The poor spring has taken it toll on livestock and ewes and dairy cows have lost body condition, says a farm advisor.
Feilding-based Gary Massicks from BakerAG said it had been two steps forward and one back, as cold weather and rain hit farms in the region and pasture growth had been slower than normal.
He said many dairy farms were alright because farmers were feeding out supplementary feed, such as grass silage, which they had on hand and some of them were feeding palm kernel.
However, cows had lost condition because of slow pasture growth, he said.
“A dairy farmer I talked to said he was growing 30 kilograms of dry matter per hectare at the moment, and at this time would usually be growing 40 kg/DM/ha and meeting his cows’ needs.”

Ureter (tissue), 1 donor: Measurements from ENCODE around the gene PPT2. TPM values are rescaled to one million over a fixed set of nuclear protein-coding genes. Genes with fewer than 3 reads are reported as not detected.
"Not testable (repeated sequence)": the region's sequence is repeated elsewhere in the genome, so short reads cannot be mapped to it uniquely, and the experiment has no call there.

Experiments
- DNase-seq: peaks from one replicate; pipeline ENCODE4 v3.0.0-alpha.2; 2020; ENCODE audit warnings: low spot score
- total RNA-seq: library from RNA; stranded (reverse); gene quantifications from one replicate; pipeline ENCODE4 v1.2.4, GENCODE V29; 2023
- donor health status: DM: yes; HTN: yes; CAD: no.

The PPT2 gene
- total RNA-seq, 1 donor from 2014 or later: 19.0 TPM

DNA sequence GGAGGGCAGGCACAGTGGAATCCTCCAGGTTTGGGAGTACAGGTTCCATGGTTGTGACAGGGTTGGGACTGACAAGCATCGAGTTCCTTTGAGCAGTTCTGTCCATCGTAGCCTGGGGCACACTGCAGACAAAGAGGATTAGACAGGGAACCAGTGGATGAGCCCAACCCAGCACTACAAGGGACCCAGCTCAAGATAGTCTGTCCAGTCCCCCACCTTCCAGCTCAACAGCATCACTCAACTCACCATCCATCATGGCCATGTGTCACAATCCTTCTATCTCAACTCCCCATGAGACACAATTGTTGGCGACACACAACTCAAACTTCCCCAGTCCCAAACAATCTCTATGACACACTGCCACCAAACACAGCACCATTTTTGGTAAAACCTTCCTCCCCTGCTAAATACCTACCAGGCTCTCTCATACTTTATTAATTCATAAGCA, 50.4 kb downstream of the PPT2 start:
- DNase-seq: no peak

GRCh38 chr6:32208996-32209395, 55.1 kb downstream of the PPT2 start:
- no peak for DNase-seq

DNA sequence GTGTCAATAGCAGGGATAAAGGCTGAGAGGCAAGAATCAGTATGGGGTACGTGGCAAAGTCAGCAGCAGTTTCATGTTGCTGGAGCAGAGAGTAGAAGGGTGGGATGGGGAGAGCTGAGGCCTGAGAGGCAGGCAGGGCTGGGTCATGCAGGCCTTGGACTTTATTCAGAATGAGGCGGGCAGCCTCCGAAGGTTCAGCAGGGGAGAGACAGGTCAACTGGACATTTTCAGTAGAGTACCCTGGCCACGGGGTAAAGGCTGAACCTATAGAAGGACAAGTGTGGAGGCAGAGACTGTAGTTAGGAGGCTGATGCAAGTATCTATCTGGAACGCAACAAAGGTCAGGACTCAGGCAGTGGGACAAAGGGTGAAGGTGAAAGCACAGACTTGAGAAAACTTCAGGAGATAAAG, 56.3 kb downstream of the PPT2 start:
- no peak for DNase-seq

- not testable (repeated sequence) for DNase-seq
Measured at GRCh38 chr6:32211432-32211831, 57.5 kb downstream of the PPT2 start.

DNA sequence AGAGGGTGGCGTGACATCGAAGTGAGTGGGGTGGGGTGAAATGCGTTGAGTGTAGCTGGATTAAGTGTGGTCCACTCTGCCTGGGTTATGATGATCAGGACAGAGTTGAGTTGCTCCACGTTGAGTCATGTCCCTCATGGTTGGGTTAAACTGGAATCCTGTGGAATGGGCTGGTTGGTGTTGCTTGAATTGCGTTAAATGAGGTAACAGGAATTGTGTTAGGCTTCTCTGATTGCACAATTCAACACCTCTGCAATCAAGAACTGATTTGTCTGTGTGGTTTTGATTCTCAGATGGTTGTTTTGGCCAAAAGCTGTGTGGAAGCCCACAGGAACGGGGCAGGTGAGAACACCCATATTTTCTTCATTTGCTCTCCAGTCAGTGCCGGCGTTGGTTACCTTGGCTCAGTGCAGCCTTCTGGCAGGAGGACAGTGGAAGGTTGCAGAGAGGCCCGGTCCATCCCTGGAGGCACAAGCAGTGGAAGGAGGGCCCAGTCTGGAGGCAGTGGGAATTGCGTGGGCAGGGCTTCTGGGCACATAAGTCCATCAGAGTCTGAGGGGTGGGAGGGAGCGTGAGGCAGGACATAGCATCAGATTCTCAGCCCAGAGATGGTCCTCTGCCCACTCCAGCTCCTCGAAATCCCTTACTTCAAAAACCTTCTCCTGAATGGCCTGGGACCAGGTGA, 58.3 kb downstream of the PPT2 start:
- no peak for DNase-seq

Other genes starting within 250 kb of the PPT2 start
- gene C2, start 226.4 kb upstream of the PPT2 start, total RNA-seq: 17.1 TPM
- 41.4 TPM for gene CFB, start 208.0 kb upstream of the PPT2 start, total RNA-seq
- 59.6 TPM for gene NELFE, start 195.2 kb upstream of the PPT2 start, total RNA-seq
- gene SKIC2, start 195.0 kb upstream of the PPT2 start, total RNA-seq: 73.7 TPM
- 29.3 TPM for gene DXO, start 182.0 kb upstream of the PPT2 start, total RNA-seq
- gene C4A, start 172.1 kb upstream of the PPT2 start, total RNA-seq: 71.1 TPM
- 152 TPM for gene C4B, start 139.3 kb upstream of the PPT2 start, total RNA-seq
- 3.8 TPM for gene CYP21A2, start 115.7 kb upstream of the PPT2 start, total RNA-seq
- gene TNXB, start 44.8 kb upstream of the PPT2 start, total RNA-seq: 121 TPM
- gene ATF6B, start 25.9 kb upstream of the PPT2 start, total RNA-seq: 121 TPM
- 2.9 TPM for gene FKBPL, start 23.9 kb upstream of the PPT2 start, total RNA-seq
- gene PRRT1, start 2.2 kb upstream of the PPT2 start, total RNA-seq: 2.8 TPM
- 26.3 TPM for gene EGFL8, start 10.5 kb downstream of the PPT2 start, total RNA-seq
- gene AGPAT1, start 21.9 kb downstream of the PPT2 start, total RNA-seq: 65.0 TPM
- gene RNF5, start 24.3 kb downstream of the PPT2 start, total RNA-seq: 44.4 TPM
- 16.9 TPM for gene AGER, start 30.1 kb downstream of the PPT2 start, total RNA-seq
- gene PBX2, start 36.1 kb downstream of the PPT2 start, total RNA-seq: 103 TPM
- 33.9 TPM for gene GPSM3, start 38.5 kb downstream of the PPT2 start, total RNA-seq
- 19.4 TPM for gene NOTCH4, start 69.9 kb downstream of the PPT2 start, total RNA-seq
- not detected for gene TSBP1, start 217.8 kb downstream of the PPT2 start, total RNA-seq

Massicks said lambing was underway on Manawatū and Rangitīkei hill country.
“Feed is tighter than that on dairy country. Lamb survival has been good, as there have been no storms, but the grass is slow growing away.”
There has been a couple of cool nights and that had lowered grass growth even more, he said.
Richard McIntyre, a dairy farmer near Foxton, said his farm was wet and many other farms were ion the same position.
“It has dried out a little and we have some fine days which helped.’
He said pasture growth was down on usual, which meant most people were feeding supplementary feed to cows.
“At least we have the money to pay for it this season”.
He said dairy farmers should have passed the balance date, when cow intake and pasture growth meet each other, but because of the poor season it was still “a week or two” away.
Source: NZ Farmer